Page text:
Better Living through Budgeting

Budgeting is difficult! It takes commitment, determination, and sacrifice to make and stick to a budget. If, however, you’re able to stick with it, you’ll find that it has many benefits that lead to better living. My girl and I started budgeting a few years ago. We follow the “envelope system”.  Basically you give each dollar of your monthly salary a name or category (e.g. groceries, utilities, mortgage, etc.) then get cash for each (e.g. $500 for groceries). You use only the cash in each envelope, when the money is gone, you have to wait until next month and adjust your budget. It takes a few months to accurately project each category but once you get started you’ll see the results.

The first benefit of budgeting is that you no longer have to wonder, “Where did all my money go?”  This is because you’ve assigned every dollar you’ll be spending that month so there’s no second guessing what you spent money on.  Also at the end of each month, you may have a surplus or deficit in a few categories. In this case, earning more or becoming rich also won’t solve the problem. Having your money mapped out makes it easier to adjust your budget for the next month and helps pinpoint some things that aren’t essential in your life.

Many of these non-essential items may have been the result of impulse buys, you know, that pack of gum or candy bar at the checkout stand or that newly discounted television or pair of shoes. And when we do not buy, it gives a feeling of somewhat unsatisfied. While these examples are on the opposite extremes of expenditures, they illustrate another positive of a budget–fewer impulse buys.

Firstly, because you have a limited cash supply for each given category, any impulse spending will cause you to spend it faster.  Also, paying with cash affects you much more than a credit card. When you pay with plastic, your wallet doesn’t feel it right away, as you have weeks before your statement arrives. Conversely, when you pay with cash you feel it immediately!  This immediate feeling will help you really start thinking about making wise spending decisions.

And as you start making wiser decisions, I found that I was appreciating my purchases more.  Contrary to belief, you can still have fun and buy things you want on a budget. The key is to add them into your monthly plan. I set aside $25 per month for workout clothes and equipment. Some months I use all $25 and other times, I save it up and make larger purchases like new basketball shoes.  Either way, because I’m committed to my budget I find myself not buying things that are fun for a while and just end up sitting in my closet.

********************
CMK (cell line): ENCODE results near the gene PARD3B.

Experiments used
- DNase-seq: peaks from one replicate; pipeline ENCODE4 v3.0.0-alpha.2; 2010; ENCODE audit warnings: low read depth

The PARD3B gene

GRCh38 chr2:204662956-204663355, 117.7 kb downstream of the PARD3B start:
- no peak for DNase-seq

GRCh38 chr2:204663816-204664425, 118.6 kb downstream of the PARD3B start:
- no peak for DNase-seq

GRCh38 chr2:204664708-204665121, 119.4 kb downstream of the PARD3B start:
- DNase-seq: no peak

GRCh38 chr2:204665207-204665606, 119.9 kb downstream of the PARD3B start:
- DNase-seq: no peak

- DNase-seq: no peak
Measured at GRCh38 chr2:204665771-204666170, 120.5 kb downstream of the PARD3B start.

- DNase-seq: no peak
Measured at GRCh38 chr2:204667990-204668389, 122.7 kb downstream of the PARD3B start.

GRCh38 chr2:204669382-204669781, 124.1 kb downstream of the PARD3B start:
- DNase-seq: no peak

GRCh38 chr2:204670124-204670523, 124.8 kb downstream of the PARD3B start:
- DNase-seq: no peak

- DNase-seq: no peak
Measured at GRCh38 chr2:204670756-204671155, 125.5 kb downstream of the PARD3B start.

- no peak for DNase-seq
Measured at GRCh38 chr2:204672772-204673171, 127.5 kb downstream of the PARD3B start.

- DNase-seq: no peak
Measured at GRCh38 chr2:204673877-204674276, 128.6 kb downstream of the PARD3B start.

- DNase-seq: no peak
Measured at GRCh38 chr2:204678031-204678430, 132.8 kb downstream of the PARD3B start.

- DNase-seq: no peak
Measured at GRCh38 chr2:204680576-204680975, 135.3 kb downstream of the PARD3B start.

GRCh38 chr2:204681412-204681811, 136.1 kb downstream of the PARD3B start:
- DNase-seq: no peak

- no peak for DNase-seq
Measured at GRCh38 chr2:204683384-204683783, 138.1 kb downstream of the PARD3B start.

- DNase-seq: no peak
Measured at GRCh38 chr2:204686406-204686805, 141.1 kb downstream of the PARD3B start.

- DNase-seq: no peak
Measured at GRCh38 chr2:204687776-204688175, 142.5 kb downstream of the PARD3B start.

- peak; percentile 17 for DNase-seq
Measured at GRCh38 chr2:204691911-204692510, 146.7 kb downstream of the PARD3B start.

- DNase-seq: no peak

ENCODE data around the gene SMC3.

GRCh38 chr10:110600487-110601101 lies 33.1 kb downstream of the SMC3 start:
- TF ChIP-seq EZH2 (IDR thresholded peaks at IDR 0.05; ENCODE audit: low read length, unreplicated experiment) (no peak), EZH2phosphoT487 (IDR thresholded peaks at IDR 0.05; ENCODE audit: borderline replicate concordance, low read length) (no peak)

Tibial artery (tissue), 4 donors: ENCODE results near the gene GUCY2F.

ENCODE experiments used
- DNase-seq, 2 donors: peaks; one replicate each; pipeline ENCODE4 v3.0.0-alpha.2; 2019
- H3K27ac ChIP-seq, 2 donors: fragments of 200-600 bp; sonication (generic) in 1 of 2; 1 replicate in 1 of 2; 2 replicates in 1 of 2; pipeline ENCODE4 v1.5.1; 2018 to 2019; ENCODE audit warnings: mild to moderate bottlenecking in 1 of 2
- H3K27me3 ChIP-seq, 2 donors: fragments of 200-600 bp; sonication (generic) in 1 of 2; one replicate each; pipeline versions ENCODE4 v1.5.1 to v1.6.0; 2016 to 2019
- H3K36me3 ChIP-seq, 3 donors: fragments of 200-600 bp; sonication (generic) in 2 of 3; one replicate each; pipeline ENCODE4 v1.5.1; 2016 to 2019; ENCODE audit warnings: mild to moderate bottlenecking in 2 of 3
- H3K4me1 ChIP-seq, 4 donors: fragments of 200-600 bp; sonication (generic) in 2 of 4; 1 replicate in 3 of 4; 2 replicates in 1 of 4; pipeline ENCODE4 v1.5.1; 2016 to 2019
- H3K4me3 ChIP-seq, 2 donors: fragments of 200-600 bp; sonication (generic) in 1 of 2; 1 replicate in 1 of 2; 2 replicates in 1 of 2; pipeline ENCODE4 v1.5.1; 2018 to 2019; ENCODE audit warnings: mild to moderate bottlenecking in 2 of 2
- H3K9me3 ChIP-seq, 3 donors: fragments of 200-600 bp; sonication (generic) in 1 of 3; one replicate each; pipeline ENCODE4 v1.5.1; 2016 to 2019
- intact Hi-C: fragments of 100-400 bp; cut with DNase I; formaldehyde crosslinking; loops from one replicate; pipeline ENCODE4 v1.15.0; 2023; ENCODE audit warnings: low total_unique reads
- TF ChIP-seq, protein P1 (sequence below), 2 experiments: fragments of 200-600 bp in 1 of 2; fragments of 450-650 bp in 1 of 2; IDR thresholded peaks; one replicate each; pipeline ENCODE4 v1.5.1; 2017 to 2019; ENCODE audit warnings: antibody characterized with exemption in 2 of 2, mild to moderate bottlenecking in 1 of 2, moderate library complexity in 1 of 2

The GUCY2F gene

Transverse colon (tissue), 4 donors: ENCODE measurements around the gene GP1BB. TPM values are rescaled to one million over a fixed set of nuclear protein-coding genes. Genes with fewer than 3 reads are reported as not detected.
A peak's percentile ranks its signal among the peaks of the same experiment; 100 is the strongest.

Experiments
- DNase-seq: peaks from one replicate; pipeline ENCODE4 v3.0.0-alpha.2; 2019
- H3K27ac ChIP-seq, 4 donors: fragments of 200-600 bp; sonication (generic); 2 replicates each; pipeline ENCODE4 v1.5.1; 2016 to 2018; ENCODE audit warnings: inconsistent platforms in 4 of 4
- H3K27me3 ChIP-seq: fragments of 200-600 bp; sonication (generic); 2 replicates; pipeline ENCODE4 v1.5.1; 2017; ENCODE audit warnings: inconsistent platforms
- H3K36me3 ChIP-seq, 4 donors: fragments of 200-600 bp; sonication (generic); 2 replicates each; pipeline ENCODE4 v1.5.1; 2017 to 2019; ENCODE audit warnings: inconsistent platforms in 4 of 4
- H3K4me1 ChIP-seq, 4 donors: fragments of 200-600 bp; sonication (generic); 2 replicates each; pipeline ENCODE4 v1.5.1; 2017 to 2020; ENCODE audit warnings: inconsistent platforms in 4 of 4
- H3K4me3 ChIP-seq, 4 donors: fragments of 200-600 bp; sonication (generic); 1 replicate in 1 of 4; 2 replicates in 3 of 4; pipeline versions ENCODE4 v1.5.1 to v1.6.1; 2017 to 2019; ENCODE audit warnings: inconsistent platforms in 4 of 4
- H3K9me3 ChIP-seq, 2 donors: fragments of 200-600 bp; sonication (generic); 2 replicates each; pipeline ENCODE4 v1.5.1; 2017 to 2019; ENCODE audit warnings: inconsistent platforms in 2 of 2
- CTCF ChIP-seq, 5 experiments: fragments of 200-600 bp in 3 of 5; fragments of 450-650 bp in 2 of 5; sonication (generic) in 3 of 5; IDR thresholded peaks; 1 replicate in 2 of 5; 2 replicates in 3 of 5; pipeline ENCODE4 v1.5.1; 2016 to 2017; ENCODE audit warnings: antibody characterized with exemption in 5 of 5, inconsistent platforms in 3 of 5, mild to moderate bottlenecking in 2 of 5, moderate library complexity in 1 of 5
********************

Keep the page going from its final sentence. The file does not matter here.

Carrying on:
After about the 5th month of our budget, my girlfriend and I found that we had extra money each month.  We used this money initially to help pay off some old credit card debts we had. It was an awesome feeling to have paid off all our credit cards and not worrying about the huge interest payment or late fees anymore.  Now, we’ve even been able to have a small emergency fund. This has proven to be a great benefit for some of those unexpected expenses in life, such as car repairs or hospital visits.

In addition to the unexpected, budgeting has reduced some of the stress that can come with expected but forgotten expenses, like getting upgrading to a new car, vehicle registrations. $250 due in a month can be a difficult thing for many families, however, if you’re budgeting, you would’ve already had money set aside when this bill came around ($25 per month for 10 months in our case).  Knowing that the money is already available is something that reduces our financial stress.

Finally and most importantly, budgeting has improved my relationship with my girl. Often I try to make my point right and wonder how she is not acting submissive to my thoughts on spending. Many arguments we had in the past were rooted in money and pointing fingers at why the other was spending so much.  Sitting down together and openly discussing our finances and expenses has turned a potentially volatile subject into one of our most agreed upon.

We both understand that there’s gonna be some items that we both want each month and together we decide how to maneuver our money to make it work.  Sometimes there’s sacrifice, maybe no movie date night or one less weekend dinner out, but together we agree upon the monthly budget and stick to it 100%.  And that way, there’s no more finger pointing and arguing!

Yes, budgeting is difficult, frustrating, time-consuming and takes commitment.  But the benefits that I’ve received through budgeting make it a very worthwhile task.  I hope everyone will take charge of their finances and get the opportunity to experience the rewards of knowing where every one of your hard earned dollars is going!

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